The sugar that was in on the coldest tray has the smallest (if any) crystals, while in the progressively warming trays the crystal size increases. The sugar can be eaten or dissolved in water to discuss dissolving
fully molten - ready to cool
Unfortunately, in the run I have done here the grain size difference was not large enough to be picked up by my camera – but using a hand lens I assure you it can be seen!

Sciency bit:
When the sugar is molten all the crystals have lost their shape, the molecules that make up the crystals are not in any real pattern or arrangement, as they have enough energy to not need to form bonds with each other. When you put the molten sugar onto a very cold surface suddenly the molecules have to try to make a pattern – but cannot because there is not enough time before they become cold enough to make bonds between themselves.
When the sugar has longer to cool down and make bonds between itself (at room temperature) some crystals can grow a little bigger, when the sugar has plenty of time to grow they can become big enough to see easily. This is what happens in igneous rocks – when magma cools down really quickly the molecules that make up the minerals do not have enough time to make organised bonds between each other – and have small minerals, when they have a longer time to bond together bigger minerals can grow.  

If the crystals are cooled very quickly (ie running under a cold tap) they form an analogue to volcanic glass. 

The change in colour of the sugar (from white) to toffee/brown can be used to discuss how rocks are melted to form magma (granite) different coloured sugars (muscovado, 
light/dark, granulated, icing etc)

Chocolate Pillow Lavas

What you will need: 60g of milk chocolate (pretty much any brand)
NOTE: If being taught it is recommended that, the sugar crystallization is done first.

Molten Chocolate

What to do:
Melt chocolate in a Bain Marie (bowl in hot water) until all molten, do not allow to ‘boil’ or burn.
Fill a bowl or jug with very cold water; but ensure that no ice is within it (although keep some nearby)

Using a spoon add the warm chocolate into the cool water, add ice afterwards to lower the water temperature further. Leave the chocolate ‘blob’ to cool until hard (dependent on size; takes about 5 minutes)

Adding the chocolate to very cold water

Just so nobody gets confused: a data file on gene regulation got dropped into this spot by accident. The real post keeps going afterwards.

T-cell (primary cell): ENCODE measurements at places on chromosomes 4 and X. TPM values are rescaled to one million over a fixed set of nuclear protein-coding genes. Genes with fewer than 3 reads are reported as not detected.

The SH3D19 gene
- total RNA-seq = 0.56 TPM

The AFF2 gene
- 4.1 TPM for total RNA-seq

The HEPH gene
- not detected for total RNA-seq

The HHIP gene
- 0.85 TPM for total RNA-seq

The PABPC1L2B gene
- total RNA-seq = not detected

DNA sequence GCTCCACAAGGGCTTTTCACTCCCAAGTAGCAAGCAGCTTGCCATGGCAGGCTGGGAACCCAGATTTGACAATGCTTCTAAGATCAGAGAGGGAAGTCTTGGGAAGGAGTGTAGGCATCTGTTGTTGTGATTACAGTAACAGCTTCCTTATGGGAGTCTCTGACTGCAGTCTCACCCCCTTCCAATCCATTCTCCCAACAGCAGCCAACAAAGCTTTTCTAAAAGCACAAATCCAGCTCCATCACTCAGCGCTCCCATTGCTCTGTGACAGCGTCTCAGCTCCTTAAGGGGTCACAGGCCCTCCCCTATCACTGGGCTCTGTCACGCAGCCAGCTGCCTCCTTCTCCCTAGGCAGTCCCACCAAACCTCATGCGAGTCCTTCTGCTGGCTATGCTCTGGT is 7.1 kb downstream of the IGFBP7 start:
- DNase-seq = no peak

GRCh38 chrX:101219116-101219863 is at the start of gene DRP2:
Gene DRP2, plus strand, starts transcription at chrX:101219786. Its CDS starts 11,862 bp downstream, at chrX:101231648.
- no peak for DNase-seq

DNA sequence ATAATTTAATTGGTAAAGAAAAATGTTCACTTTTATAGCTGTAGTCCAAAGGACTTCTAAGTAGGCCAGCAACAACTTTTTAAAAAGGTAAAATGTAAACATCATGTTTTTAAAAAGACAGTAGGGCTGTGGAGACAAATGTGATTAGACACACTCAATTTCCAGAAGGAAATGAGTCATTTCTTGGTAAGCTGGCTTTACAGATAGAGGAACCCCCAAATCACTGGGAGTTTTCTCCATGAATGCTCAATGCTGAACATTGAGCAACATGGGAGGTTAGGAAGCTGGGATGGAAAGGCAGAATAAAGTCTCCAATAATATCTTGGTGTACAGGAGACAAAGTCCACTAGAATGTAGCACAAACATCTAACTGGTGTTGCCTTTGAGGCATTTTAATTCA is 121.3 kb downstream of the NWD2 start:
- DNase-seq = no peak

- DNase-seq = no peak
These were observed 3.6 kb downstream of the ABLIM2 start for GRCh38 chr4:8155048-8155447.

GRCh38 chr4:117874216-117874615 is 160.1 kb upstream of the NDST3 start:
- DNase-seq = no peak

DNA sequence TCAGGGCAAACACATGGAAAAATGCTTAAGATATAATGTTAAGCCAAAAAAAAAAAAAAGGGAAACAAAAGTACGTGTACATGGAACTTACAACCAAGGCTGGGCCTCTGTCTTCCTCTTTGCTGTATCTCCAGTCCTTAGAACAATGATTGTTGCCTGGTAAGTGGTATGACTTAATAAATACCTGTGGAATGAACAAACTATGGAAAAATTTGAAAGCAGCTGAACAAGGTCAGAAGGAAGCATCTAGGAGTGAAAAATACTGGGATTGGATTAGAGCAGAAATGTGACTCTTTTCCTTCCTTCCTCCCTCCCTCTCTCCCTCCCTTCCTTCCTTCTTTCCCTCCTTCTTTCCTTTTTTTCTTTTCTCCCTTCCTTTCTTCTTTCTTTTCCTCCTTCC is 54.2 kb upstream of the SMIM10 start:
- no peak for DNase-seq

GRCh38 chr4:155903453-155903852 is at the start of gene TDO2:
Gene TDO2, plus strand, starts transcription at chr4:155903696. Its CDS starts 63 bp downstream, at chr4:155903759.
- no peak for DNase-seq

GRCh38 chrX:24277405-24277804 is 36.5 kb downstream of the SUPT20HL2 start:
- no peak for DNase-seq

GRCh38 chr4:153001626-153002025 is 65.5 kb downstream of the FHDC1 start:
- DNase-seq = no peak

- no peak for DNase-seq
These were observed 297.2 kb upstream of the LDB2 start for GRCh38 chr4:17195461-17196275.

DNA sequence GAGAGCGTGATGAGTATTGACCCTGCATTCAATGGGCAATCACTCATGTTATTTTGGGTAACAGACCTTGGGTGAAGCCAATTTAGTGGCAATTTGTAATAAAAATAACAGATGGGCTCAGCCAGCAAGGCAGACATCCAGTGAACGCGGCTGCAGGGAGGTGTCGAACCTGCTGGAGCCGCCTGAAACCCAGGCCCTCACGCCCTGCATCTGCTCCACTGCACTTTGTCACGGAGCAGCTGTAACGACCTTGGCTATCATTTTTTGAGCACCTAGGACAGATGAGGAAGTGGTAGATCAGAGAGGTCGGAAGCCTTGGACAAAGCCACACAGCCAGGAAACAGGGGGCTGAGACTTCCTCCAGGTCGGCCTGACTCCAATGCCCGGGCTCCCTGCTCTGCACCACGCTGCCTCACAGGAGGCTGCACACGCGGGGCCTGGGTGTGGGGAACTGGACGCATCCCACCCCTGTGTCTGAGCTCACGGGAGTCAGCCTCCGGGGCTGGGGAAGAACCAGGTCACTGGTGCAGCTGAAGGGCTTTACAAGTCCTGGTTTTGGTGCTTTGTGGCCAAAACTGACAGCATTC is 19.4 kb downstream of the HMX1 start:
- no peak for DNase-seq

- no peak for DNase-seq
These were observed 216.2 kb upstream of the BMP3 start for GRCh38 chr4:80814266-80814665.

Remove chocolate pillow lava from the bowl and cut in half. Note the different size of crystals within the pillow basalt. Large crystals are in the middle, where the chocolate was warmest for longest, while the outside rim, that cooled quickly has a small grain size.  In comparison to ‘real world’ pillow basalts the differences in grain sizes is very subtle. In real world pillow lavas <<<< awesome video of pillow basalts off YouTube.>>>

Magma is forced into water – the magma is much hotter than the water (typically around 800°C)  so cools very quickly, this causes the crystals to form very quickly – as they have no time to grow. Crystals in the middle also cool down, but the rock which has already crystallised insulates them for a little while longer, which means that they grow bigger. 

Finished Product - note the grain size

 The Bag once shaken
Cornflakes & Liquefaction

What you will need: Cornflakes (still in bag)

First crunch up some of the flakes, then shake the bag of Cornflakes vigorously

Note how the larger flakes move to the top. The smaller flakes can fall between the larger ones as shaking continues.  Within sediments that have not yet become hard enough to be rock (for example in a river) soils are shaken by the seismic waves and smaller pieces of rock fall between the larger ones when sediments are shook.

This provides geologists with clear evidence that those sediments were changed by an earthquake event – which could happen again. This means that people can look back into the history of old earthquakes and try to predict how strong they were. 

The shaking in action

Fizzy drink Volcano

What you will need: Can of fizzy drink (shaken, not stirred)

What to do: Shake the can vigorously, then open it – stand away from anything that doesn’t need to get sticky. Observe how the drink gets sprayed out of the can very quickly.

Sciency bit:
When the can is shaken and then opened, the bubbles that were in the liquid suddenly expand, at a quicker rate than the liquid was leaving the can – this caused the gas to partially force the liquid out – spraying the drink everywhere. This is similar to what happens in a volcano; the gas dissolved in the magma (as it is so hot) suddenly bubbles out – creating an explosive eruption. In volcanoes that do not have a huge amount of dissolved gas in their magma (for example, Hawaii) the eruptions can be discussed using a non-fizzy drink (or partially), shaking it, and then opening it, the ‘eruption’ is much less exciting.

Note: this works best with small cans of fizzy sugary drinks (i.e. not alcohol) – the video is alcohol as we’d managed to drink / already sprayed the fizzy sweet drinks


Hopefully the recipes above have provided some food for geological thought – they are not designed to look like to rocks, but explain the theory and processes behind it, but more than that, the recipes are designed to be cooked, so please give them a go! Feel free to post comments, questions or successful attempts (or email me – top of the page), one quick thing though, I accept no responsibility for injury or illness caused through attempting to cook these foodstuffs . I hope that this is another way that geoscience can be communicated.

Happy Geology/Cooking!

Picture that caught my eye – bit of inspiration! 

From the Geological Society of London